How much money is too much money for a multi-course dinner at one of the San Francisco Bay Area’s top restaurants?
That’s what the San Francisco Chronicle’s longtime restaurant critic, Michael Bauer, asked this past Sunday in this article, in which he takes to task Bay Area restaurants that raise their prices to astronomical levels but all too often fail to deliver for the money.
What kinds of prices are we talking about? $398 at Saison…$310 at French Laundry…$298 at Atelier Crenn…$220 at Quince…$500 at Meadowood…throw in some good wine and the amount soars even higher. I mean, not that long ago those prices would feed four people, not just one.
In the article, Bauer traces the evolution of this price inflation and blames it on the confluence of three things: “food-obsessed tourists” coming to the region, who are already psychologically primed to spend a lot of money on a meal; “the sophistication of the Bay Area dining public,” which includes me and, I assume, those of you lucky enough to live here; and—bottom line–“enough disposable income to indulge.” The latter apparently is no problem here in San Francisco, which sometimes seem like it’s swimming in money the way Uncle Scrooge used to in the comics.
How much you choose to spend for dinner is up to you, of course. But I agree with Michael Bauer when he says, “[N]o matter the price tag, there has to be a sense of value. High prices are not a given; they have to be earned.” I’m sure you agree, too; the problem is that these places would not be able to get away with these exorbitant prices if people weren’t prepared to pay them. I’ve had my share of these dinners (Saison, French Laundry, Meadowood and others, including beyond the Bay Area), and was fortunate in that somebody else was usually picking up the tab. But everytime I have one of these meals, I think, “For this price, I could eat at any of my favorite restaurants in Oakland ten times.” This is true, I’m sure, for everybody else, so why do people continue to queue up for seats at these palaces of gastronomy?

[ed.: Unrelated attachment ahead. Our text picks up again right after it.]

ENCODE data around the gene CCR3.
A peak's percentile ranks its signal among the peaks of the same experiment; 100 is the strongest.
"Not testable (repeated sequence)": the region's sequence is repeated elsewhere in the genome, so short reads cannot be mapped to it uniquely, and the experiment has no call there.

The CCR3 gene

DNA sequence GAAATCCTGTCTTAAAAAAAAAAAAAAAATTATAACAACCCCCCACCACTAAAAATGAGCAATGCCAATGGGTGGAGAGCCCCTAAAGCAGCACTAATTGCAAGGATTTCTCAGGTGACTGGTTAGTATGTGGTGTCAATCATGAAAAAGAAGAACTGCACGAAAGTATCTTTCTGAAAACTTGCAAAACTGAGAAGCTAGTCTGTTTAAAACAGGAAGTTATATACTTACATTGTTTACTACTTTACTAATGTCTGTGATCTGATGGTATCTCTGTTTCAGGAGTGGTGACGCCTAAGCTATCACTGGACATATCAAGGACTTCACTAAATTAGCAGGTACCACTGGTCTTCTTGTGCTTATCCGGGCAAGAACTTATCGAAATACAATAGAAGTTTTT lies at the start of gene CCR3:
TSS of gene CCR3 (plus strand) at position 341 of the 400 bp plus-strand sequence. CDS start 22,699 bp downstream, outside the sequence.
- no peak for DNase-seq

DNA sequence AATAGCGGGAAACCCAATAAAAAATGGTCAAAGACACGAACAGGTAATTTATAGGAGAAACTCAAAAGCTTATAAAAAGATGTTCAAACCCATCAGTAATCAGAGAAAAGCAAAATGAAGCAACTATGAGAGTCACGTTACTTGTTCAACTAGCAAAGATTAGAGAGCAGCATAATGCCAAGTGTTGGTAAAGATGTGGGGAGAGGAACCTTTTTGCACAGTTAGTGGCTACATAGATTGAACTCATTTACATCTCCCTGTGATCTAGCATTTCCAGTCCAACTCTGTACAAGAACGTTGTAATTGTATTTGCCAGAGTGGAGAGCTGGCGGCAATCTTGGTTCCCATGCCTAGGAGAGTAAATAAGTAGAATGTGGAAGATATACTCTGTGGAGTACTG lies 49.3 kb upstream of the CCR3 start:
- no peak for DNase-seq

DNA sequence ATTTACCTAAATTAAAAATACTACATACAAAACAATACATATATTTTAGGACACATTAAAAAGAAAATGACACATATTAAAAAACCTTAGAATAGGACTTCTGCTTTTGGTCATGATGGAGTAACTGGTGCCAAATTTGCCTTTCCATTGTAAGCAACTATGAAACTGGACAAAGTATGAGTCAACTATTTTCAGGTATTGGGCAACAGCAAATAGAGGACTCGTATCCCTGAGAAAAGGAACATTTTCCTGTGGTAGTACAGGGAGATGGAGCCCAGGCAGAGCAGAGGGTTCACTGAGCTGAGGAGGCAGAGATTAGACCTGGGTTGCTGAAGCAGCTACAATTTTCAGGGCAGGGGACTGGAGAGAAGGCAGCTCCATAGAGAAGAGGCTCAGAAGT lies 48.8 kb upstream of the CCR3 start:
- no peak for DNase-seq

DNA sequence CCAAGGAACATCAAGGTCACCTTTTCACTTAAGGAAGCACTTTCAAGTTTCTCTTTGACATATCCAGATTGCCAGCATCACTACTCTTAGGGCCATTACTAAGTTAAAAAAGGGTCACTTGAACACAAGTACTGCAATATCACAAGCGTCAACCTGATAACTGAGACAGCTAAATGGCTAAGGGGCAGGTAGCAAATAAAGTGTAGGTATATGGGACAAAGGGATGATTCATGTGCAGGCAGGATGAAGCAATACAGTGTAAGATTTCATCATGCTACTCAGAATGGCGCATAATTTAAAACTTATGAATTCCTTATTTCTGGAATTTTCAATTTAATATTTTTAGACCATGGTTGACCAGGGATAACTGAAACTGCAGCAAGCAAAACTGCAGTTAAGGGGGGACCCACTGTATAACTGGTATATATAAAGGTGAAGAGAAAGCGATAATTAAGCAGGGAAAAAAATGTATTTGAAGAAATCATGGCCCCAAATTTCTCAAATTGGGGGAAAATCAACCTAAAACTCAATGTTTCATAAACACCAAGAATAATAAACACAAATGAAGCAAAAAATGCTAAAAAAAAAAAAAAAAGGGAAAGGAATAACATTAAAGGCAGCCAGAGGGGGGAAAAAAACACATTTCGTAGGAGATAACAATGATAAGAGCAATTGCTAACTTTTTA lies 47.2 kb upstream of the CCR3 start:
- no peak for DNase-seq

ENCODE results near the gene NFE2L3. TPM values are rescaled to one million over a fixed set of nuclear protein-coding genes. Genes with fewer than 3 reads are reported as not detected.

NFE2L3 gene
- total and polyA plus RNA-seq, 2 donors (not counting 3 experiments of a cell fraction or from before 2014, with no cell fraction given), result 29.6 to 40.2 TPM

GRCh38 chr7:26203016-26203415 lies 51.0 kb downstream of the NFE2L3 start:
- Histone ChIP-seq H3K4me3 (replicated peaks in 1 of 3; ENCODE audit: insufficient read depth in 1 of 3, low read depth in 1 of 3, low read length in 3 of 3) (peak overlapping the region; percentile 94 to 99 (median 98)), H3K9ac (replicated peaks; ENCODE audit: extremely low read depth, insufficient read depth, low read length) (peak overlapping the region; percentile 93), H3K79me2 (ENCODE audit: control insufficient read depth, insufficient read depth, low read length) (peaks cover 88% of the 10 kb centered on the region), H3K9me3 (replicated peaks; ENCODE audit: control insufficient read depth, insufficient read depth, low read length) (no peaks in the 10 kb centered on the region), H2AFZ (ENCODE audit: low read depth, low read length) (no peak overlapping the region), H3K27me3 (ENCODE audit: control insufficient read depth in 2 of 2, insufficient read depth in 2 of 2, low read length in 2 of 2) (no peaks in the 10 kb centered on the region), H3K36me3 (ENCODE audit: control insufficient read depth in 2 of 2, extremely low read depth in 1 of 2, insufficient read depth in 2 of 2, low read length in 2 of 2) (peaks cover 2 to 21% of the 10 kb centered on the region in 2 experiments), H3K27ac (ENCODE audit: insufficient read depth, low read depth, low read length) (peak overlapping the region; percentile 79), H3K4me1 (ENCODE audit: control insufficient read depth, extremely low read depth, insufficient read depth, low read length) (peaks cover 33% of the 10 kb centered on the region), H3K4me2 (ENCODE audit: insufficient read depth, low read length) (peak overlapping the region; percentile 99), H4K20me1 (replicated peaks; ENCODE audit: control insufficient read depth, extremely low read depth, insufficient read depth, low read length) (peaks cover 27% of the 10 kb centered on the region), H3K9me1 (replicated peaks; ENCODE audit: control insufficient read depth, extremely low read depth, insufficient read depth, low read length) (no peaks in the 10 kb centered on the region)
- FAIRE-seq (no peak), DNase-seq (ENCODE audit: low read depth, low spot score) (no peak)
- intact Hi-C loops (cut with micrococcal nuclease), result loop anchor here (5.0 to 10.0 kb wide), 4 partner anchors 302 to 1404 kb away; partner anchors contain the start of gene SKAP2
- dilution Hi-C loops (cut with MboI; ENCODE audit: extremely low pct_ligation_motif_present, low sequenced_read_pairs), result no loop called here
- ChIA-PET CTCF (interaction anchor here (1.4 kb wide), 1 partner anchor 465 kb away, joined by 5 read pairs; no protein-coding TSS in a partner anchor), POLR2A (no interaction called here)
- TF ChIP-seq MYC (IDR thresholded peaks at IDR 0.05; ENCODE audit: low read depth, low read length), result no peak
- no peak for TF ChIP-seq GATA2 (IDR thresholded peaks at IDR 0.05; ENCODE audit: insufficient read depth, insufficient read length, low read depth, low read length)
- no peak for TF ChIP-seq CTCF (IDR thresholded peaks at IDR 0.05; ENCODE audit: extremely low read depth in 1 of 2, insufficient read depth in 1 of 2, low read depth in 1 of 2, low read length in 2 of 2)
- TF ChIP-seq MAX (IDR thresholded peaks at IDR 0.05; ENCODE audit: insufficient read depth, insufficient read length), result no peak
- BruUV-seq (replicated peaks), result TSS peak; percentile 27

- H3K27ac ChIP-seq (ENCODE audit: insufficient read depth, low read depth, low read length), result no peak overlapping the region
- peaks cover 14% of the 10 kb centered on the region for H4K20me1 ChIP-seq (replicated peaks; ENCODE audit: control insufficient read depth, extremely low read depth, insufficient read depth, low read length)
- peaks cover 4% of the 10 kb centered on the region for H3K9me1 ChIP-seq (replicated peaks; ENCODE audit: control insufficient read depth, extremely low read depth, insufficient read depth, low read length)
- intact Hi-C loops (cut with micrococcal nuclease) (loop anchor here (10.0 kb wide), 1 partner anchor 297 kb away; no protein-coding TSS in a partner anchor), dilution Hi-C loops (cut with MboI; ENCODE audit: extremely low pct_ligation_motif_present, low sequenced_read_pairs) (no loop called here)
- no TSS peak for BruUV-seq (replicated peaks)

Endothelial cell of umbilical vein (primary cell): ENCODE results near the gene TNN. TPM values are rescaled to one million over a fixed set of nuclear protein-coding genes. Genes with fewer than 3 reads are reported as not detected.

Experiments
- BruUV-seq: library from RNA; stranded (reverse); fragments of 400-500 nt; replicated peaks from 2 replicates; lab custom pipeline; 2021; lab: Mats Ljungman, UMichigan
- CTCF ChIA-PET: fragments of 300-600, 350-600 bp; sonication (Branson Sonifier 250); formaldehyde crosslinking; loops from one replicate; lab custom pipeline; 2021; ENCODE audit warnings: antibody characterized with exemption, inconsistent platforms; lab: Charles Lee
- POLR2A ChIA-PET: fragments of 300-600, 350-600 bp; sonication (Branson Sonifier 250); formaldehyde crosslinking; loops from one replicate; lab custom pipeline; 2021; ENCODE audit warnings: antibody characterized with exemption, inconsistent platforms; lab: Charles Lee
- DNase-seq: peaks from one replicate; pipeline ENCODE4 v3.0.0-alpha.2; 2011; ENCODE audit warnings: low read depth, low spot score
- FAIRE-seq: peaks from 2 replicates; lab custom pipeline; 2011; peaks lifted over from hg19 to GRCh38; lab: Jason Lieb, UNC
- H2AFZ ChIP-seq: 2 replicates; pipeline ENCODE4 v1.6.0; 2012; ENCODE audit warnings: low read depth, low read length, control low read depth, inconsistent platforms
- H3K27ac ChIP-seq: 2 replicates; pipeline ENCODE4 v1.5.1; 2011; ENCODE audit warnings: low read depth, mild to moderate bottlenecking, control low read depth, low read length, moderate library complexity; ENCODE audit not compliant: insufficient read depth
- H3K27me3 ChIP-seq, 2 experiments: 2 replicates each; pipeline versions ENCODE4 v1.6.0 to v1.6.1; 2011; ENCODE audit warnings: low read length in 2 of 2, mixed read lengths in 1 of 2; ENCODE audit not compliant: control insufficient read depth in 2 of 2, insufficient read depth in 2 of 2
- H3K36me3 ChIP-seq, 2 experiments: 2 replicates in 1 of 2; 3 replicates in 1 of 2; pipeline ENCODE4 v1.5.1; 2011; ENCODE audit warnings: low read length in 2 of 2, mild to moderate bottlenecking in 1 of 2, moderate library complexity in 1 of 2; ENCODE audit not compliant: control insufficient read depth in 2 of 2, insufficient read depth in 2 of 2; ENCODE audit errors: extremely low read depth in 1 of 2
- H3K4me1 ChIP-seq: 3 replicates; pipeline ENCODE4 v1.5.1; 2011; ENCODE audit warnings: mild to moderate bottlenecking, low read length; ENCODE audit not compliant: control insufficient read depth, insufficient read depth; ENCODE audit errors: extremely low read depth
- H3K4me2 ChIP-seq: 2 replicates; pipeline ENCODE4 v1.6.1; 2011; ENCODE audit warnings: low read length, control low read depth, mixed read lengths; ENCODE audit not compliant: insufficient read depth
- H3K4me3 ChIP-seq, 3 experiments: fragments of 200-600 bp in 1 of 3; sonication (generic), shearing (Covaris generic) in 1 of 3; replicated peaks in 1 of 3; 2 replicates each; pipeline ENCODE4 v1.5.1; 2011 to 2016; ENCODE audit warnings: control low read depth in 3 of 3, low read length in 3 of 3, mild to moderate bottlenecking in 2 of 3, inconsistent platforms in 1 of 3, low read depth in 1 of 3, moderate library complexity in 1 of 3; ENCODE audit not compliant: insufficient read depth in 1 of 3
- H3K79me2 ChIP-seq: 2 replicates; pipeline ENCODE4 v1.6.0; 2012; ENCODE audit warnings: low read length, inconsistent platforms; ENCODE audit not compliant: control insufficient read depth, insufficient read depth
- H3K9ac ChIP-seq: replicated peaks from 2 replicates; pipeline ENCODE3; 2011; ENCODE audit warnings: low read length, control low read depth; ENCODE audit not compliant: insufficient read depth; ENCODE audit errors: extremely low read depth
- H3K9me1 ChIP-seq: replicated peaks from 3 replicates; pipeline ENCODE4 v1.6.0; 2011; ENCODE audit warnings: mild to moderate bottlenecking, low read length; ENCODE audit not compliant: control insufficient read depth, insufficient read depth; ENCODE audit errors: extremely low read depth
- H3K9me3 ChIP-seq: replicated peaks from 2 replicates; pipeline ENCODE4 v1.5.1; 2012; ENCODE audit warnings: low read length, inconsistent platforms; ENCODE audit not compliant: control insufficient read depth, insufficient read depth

For the same reason they line up for the most expensive wines. There are psychological phenomena at work, ranging from not wanting to miss out on something special, to bragging rights and an authentic curiosity about what food at that price tastes like, how it’s served, and the ambience in the restaurant. We foodistas are understandably passionate about great meals. It goes with the territory if you’re a wino. Still, the psychological part fascinates me. I sometimes feel like an anthropologist who’s parachuted into the Bay Area to observe the social habits, including dining, of the natives. Like Margaret Mead when she observed Samoan culture in the 1920s, I want to understand the behaviors of a very particular group: well-educated, primarily white, middle-aged gourmands who are able to afford to eat in the top restaurants of Napa Valley, San Francisco and the Bay Area in general.
This group radiates confidence and refined sensibilities, but at heart they also suffer from a sense of insecurity. Although they possess many things in the form of material comforts, they feel like something is missing from their lives. What it is, cannot be accurately defined; if it could, they would possess that, too. Perhaps the thing they feel is missing cannot be possessed, but one never knows until one has tried. And so the search goes on, for a greater wine, a greater vacation destination, a greater restaurant experience. As Buddhism points out, “desire” is the attempt to fill a spiritual hole that cannot be filled; the pursuit of things to fulfill desire will always be fruitless; the rarest commodity in the world will not really fulfill desire because change—irresistible, inevitable—soon will have us feeling dissatisfied again. And so back at it we go, seeking an ever greater food, wine, exotic locale.
Well, I don’t mean to be the snake at the garden party. I like good food and wine as much as you do. And I don’t care what somebody spends at Quince, or what they don’t spend; it’s no skin off my nose. I do hope that people who drop these big bucks at restaurants are also using their money in more charitable ways, to help others; and I think there’s something to be said about frugality as an attitude towards life. We don’t see much frugality in the Bay Area; we see a lot of its opposite, profligacy. That means “the careless and foolish wasting of money.” Again, of course, it’s not my place to tell you or anybody else what to do with your money. I can only speak for myself.